Only one in every 2,47,269 Indians is of Jewish origin. The community, which makes up only about 0.0004 per cent of the entire population, is minuscule but it doesn’t get the benefits that come with the government-issued tag issued to many other minorities. It’s something Ezra Moses, honorary secretary of the Indian Jewish Federation and Solomon Sopher, president of the Indian Jewish Congress, are determined to change.
In April 2016, Najma Heptulla, Union minister for minority affairs, finally announced that the government was considering granting official minority status to the 5,000-member community. The ray of hope comes almost two years after Sopher first wrote to the ministry following a recommendation made by Maharashtra governor C.V. Rao, a prominent BJP leader, in November 2014. The final decision lies with the Union Cabinet and Moses has his hopes pegged on the NDA government.
‘India as our motherland and Israel as our fatherland’
“Jews have lived in India for thousands of years and we have never faced persecution by the locals,” says Moses. “That’s why we will always call ourselves Indians first. We might not shout slogans of Bharat Mata ki Jai, but we think of India as our motherland and Israel as our fatherland, promised to us by our lord almighty. The problem is that during the time of India’s independence, our community leaders believed that since we weren’t a backward class, we didn’t need special status.”
Leading the 300-family-strong community in Thane as honorary secretary of the Shaar Hashamain (Gates of Heaven) synagogue for the past 35 years, Moses believes minority status is now essential to the community. Their decision to renovate the Thane synagogue, a grade II-B heritage structure, was followed by a seven-year-long battle with the Thane Municipal Corporation (TMC), which has repeatedly taken over portions of land from the synagogue and centuries-old cemeteries for road widening. “We really have to fight it out,” he exclaims.
Moses and Sopher, prominent leaders of the Bene Israeli and Baghdadi Jewish communities respectively, believe getting minority status is essential to not only help in the maintenance of religious structures and cemeteries, but also to simplify the process of Jewish marriage registrations and to get state aid for the schools they run-Sir Elly Kadoorie, Jacob Sassoon and EEE Sassoon School. But aid itself is just the half of it. For some of Mumbai’s more orthodox Jewish families, the schools are no longer Jewish enough. All three schools are in Muslim-dominated areas (Byculla and Mazgaon), which means almost 90 per cent of the students are Muslim. Also, none of the teachers is Jewish and apart from a prayer read from the Torah in the mornings, there are no other religious teachings.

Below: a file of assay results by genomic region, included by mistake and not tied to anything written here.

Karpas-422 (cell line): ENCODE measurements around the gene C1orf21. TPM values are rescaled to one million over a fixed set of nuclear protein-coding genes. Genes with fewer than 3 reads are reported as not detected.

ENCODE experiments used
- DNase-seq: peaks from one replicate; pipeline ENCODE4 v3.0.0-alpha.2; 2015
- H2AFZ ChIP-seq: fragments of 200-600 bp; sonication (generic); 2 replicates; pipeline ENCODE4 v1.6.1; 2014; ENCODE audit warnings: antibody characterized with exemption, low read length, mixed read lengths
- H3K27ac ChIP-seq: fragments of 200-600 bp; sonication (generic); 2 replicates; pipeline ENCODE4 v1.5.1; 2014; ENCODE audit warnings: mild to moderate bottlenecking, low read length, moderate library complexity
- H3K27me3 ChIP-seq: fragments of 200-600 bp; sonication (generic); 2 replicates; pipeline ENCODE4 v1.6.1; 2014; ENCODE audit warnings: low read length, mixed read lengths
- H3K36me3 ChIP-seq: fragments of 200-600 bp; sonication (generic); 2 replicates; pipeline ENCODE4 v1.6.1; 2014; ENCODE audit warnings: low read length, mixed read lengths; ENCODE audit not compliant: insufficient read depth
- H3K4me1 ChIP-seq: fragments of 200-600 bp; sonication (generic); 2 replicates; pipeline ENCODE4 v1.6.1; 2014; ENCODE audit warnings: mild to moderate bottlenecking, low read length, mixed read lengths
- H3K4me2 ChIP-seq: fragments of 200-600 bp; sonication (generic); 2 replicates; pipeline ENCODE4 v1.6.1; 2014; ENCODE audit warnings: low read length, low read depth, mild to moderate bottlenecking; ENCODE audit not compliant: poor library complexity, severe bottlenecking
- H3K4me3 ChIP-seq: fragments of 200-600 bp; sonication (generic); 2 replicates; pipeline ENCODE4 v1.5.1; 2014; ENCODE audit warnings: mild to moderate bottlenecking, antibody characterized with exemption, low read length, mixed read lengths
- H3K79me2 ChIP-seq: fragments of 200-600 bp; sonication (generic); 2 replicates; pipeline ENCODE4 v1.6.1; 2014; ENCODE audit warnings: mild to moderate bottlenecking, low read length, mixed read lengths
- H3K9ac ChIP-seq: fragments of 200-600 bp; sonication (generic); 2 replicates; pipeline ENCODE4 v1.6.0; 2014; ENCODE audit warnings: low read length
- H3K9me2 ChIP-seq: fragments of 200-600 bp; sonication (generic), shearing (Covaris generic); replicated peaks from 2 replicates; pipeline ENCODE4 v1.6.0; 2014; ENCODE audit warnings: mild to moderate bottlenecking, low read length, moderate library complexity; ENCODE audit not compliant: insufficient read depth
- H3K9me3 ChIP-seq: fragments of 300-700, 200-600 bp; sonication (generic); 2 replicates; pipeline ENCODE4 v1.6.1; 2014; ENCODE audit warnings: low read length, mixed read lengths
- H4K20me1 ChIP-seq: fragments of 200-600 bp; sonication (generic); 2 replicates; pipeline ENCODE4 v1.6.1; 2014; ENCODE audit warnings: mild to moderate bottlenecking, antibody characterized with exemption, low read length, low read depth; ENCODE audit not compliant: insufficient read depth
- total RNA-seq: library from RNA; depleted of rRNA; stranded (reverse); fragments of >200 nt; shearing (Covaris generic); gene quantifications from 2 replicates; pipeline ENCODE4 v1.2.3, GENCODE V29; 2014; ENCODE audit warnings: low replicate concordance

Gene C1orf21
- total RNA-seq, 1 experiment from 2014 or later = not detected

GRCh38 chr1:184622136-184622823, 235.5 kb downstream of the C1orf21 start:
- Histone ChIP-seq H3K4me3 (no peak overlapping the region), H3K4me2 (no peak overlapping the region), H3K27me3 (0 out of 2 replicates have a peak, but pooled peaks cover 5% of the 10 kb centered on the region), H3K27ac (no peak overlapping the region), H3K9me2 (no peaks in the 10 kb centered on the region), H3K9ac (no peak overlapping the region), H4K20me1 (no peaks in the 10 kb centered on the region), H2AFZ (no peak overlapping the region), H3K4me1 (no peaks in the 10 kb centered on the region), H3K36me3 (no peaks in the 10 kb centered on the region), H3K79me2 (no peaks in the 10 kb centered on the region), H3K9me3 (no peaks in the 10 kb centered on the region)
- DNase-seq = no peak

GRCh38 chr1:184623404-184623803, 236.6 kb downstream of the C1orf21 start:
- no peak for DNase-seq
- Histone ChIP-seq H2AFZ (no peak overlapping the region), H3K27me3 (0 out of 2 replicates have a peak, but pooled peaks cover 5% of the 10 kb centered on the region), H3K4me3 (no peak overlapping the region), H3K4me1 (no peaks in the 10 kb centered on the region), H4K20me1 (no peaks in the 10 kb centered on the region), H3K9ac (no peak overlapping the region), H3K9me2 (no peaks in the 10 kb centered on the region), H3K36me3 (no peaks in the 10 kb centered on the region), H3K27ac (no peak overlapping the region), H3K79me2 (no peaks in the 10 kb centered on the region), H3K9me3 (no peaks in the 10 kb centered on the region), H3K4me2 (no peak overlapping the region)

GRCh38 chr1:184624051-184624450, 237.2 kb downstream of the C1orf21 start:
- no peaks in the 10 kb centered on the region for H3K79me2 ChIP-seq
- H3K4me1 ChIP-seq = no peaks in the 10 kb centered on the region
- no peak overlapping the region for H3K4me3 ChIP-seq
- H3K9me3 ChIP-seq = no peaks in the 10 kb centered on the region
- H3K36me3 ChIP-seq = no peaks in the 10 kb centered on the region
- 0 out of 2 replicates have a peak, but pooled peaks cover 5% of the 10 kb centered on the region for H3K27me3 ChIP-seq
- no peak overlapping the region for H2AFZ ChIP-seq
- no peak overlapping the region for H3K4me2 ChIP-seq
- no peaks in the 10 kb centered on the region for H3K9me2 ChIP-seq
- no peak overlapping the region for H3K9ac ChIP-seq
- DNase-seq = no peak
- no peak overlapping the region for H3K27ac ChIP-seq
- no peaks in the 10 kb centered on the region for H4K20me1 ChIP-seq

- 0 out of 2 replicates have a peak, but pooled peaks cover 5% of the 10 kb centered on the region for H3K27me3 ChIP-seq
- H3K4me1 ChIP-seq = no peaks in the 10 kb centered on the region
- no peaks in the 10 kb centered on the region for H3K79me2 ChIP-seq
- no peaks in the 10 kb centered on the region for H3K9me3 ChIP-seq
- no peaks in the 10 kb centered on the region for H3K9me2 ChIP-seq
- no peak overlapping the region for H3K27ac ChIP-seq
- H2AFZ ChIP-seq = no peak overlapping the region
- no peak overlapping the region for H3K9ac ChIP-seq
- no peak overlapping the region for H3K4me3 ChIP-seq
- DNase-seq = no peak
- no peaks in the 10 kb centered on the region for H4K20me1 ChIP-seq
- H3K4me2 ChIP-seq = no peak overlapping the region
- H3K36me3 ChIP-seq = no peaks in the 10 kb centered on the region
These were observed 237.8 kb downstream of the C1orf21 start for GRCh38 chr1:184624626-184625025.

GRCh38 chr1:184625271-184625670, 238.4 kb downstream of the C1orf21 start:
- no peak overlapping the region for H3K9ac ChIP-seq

Which is why people like Sharon Galsurkar and his wife Sharona Massil are hoping to transfer their eldest daughter to the Chabad School, run by American rabbis in Mumbai, where religious studies are given as much importance as secular education.
Matzo, post-mortems and other challenges
Minority status will mean little to the Galsurkars, not just because they hope to eventually emigrate to Israel, but because they aren’t sure how much it will affect everyday challenges for Indian Jews. A day before Passover, there is mayhem at their third-floor home in Byculla, once a hostel for Jewish children making their way to Israel. They are expecting 53 guests, both friends and family, for Passover seder, and the meal must be homemade. The menu includes chicken gravy, potatoes and peas curry, and similar Indian kosher delicacies. A goat too has been slaughtered (according to kosher law) so that a shank bone can be plated as a ritual offering. The Israeli consulate has decided against importing the matzo, special unleavened bread, for the community this year. But they have managed to stock up on the Baghdadi-style matzo made at the makeshift tent behind the Magen David synagogue nearby. Meanwhile, the house has been undergoing a spring cleaning of sorts all day long.
It’s a phone call about a funeral that brings some relief to the household. A Jewish gentleman living alone in a nearby neighbourhood had passed away about eight days ago. His body was discovered at his home by the police, who wanted to conduct a post-mortem (strictly forbidden under Jewish law). “We had a hard time explaining this to the police. They finally agreed to do without a post-mortem, but his body has been kept at the morgue for a week now. According to Jewish practice, a body must be buried as soon as possible, and usually we don’t wait even one night,” Sharon complains. That the funeral will be conducted before Passover provides some comfort to the community.
‘I feel more connected to Islam than Christianity’
Jews are said to have first arrived on Indian shores 2,000 years ago, after the destruction of the Second Temple of Jerusalem. Fleeing the northern kingdom of Israel, they were left shipwrecked at Nagaon, a coastal village of Maharashtra, where a memorial still stands today. This community came to be known as the Bene Israeli. The Baghdadi Jews settled in India in the 19th century while the oldest surviving documents of the Cochin Jewish community date to 1000 CE (a merchant’s charter) and it’s safe to presume the community was present well before then. These were the three recognised Jewish communities in India, until 2005 when the chief rabbi of Israel acknowledged the Bnei Menashe in Mizoram and Manipur as a lost tribe of Jews and allowed their immigration according to Israel’s Law of Return. Meanwhile, in Andhra Pradesh, a small community of Telugu-speaking Jews is claiming to be the lost tribe of Bene Ephraim and is hoping for similar recognition.